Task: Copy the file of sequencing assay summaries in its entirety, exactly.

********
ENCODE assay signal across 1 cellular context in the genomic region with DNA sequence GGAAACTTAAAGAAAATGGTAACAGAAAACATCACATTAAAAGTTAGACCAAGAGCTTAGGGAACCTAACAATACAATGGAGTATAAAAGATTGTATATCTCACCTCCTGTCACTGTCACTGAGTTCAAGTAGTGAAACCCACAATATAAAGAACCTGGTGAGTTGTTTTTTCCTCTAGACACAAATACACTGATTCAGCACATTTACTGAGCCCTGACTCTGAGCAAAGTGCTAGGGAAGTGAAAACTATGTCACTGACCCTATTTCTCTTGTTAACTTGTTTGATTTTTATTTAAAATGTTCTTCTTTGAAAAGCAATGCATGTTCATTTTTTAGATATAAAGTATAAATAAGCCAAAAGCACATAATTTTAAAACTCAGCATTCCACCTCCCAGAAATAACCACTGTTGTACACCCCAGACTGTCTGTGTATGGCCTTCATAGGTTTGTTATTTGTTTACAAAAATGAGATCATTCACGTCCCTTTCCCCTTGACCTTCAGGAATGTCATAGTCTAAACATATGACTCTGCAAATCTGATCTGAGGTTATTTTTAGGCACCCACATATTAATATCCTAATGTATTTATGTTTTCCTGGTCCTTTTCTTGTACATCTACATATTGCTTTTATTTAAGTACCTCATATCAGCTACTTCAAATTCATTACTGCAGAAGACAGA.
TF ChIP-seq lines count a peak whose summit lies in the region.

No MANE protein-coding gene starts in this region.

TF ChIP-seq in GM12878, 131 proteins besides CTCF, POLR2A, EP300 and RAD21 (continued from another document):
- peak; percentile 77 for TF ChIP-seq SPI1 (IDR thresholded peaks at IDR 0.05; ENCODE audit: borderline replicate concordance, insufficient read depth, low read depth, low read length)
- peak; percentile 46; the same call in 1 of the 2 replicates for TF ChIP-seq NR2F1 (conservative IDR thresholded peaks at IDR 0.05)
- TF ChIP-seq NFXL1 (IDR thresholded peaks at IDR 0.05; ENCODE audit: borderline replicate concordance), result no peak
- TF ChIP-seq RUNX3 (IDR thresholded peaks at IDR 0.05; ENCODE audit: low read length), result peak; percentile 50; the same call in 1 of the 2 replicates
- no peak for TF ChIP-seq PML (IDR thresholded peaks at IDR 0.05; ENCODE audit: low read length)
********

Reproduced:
ENCODE assay signal across 1 cellular context in the genomic region with DNA sequence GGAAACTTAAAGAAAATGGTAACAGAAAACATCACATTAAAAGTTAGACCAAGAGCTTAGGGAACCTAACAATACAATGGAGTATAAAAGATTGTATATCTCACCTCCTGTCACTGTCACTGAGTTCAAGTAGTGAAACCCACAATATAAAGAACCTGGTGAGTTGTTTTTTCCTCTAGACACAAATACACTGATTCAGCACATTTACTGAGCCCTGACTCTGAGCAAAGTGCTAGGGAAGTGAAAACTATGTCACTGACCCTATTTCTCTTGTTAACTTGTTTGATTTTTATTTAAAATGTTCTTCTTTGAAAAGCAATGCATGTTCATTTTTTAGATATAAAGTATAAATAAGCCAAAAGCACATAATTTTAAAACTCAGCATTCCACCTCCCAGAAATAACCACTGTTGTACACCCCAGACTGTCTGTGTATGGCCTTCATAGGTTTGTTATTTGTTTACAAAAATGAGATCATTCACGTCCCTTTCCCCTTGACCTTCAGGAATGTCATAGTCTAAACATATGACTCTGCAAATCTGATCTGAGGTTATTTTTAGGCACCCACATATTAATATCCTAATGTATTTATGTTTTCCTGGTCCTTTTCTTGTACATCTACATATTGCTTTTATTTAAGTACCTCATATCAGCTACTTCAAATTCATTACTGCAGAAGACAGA.
TF ChIP-seq lines count a peak whose summit lies in the region.

No MANE protein-coding gene starts in this region.

TF ChIP-seq in GM12878, 131 proteins besides CTCF, POLR2A, EP300 and RAD21 (continued from another document):
- peak; percentile 77 for TF ChIP-seq SPI1 (IDR thresholded peaks at IDR 0.05; ENCODE audit: borderline replicate concordance, insufficient read depth, low read depth, low read length)
- peak; percentile 46; the same call in 1 of the 2 replicates for TF ChIP-seq NR2F1 (conservative IDR thresholded peaks at IDR 0.05)
- TF ChIP-seq NFXL1 (IDR thresholded peaks at IDR 0.05; ENCODE audit: borderline replicate concordance), result no peak
- TF ChIP-seq RUNX3 (IDR thresholded peaks at IDR 0.05; ENCODE audit: low read length), result peak; percentile 50; the same call in 1 of the 2 replicates
- no peak for TF ChIP-seq PML (IDR thresholded peaks at IDR 0.05; ENCODE audit: low read length)